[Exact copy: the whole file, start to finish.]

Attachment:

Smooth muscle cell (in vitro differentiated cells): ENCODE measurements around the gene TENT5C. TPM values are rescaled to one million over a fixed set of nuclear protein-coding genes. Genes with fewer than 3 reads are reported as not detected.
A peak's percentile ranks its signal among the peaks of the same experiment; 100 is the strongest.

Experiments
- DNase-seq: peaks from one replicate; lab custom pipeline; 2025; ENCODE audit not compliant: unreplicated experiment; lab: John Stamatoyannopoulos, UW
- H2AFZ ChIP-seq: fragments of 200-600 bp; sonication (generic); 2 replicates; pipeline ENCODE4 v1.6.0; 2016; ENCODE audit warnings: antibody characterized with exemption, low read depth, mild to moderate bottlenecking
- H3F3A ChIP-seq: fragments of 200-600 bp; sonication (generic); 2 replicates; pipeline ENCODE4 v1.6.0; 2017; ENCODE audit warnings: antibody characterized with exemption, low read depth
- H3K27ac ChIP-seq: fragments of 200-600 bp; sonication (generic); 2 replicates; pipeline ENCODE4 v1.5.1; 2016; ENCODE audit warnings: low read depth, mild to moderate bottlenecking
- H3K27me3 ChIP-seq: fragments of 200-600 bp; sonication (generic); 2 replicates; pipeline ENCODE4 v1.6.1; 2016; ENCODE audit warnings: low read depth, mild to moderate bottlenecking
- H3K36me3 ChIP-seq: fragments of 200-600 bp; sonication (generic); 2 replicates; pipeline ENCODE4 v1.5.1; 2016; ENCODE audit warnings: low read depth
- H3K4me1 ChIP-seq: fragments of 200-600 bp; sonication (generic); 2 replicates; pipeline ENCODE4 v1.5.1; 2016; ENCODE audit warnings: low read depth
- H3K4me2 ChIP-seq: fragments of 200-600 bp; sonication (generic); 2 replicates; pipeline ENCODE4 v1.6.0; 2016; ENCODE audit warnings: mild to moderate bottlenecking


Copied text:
Smooth muscle cell (in vitro differentiated cells): ENCODE measurements around the gene TENT5C. TPM values are rescaled to one million over a fixed set of nuclear protein-coding genes. Genes with fewer than 3 reads are reported as not detected.
A peak's percentile ranks its signal among the peaks of the same experiment; 100 is the strongest.

Experiments
- DNase-seq: peaks from one replicate; lab custom pipeline; 2025; ENCODE audit not compliant: unreplicated experiment; lab: John Stamatoyannopoulos, UW
- H2AFZ ChIP-seq: fragments of 200-600 bp; sonication (generic); 2 replicates; pipeline ENCODE4 v1.6.0; 2016; ENCODE audit warnings: antibody characterized with exemption, low read depth, mild to moderate bottlenecking
- H3F3A ChIP-seq: fragments of 200-600 bp; sonication (generic); 2 replicates; pipeline ENCODE4 v1.6.0; 2017; ENCODE audit warnings: antibody characterized with exemption, low read depth
- H3K27ac ChIP-seq: fragments of 200-600 bp; sonication (generic); 2 replicates; pipeline ENCODE4 v1.5.1; 2016; ENCODE audit warnings: low read depth, mild to moderate bottlenecking
- H3K27me3 ChIP-seq: fragments of 200-600 bp; sonication (generic); 2 replicates; pipeline ENCODE4 v1.6.1; 2016; ENCODE audit warnings: low read depth, mild to moderate bottlenecking
- H3K36me3 ChIP-seq: fragments of 200-600 bp; sonication (generic); 2 replicates; pipeline ENCODE4 v1.5.1; 2016; ENCODE audit warnings: low read depth
- H3K4me1 ChIP-seq: fragments of 200-600 bp; sonication (generic); 2 replicates; pipeline ENCODE4 v1.5.1; 2016; ENCODE audit warnings: low read depth
- H3K4me2 ChIP-seq: fragments of 200-600 bp; sonication (generic); 2 replicates; pipeline ENCODE4 v1.6.0; 2016; ENCODE audit warnings: mild to moderate bottlenecking